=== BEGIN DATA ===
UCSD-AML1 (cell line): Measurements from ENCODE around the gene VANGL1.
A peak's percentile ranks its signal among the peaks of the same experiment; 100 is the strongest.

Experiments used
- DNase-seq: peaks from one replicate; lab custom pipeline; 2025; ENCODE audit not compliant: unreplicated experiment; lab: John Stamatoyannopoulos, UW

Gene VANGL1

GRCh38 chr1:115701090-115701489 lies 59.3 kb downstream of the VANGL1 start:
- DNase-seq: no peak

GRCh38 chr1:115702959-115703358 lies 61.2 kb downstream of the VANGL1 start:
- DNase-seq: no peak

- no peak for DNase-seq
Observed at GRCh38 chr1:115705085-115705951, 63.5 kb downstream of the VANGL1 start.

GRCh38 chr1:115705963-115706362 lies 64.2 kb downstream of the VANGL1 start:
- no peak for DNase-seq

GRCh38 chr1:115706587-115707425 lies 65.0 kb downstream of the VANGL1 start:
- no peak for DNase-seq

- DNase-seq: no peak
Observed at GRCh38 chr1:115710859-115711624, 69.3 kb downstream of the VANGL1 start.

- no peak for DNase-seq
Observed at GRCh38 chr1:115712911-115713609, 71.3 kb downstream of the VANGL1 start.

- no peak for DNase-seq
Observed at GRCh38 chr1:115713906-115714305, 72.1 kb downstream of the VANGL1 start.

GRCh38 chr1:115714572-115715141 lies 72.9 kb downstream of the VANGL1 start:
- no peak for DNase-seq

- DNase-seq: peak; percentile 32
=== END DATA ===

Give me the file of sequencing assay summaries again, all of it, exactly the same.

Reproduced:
UCSD-AML1 (cell line): Measurements from ENCODE around the gene VANGL1.
A peak's percentile ranks its signal among the peaks of the same experiment; 100 is the strongest.

Experiments used
- DNase-seq: peaks from one replicate; lab custom pipeline; 2025; ENCODE audit not compliant: unreplicated experiment; lab: John Stamatoyannopoulos, UW

Gene VANGL1

GRCh38 chr1:115701090-115701489 lies 59.3 kb downstream of the VANGL1 start:
- DNase-seq: no peak

GRCh38 chr1:115702959-115703358 lies 61.2 kb downstream of the VANGL1 start:
- DNase-seq: no peak

- no peak for DNase-seq
Observed at GRCh38 chr1:115705085-115705951, 63.5 kb downstream of the VANGL1 start.

GRCh38 chr1:115705963-115706362 lies 64.2 kb downstream of the VANGL1 start:
- no peak for DNase-seq

GRCh38 chr1:115706587-115707425 lies 65.0 kb downstream of the VANGL1 start:
- no peak for DNase-seq

- DNase-seq: no peak
Observed at GRCh38 chr1:115710859-115711624, 69.3 kb downstream of the VANGL1 start.

- no peak for DNase-seq
Observed at GRCh38 chr1:115712911-115713609, 71.3 kb downstream of the VANGL1 start.

- no peak for DNase-seq
Observed at GRCh38 chr1:115713906-115714305, 72.1 kb downstream of the VANGL1 start.

GRCh38 chr1:115714572-115715141 lies 72.9 kb downstream of the VANGL1 start:
- no peak for DNase-seq

- DNase-seq: peak; percentile 32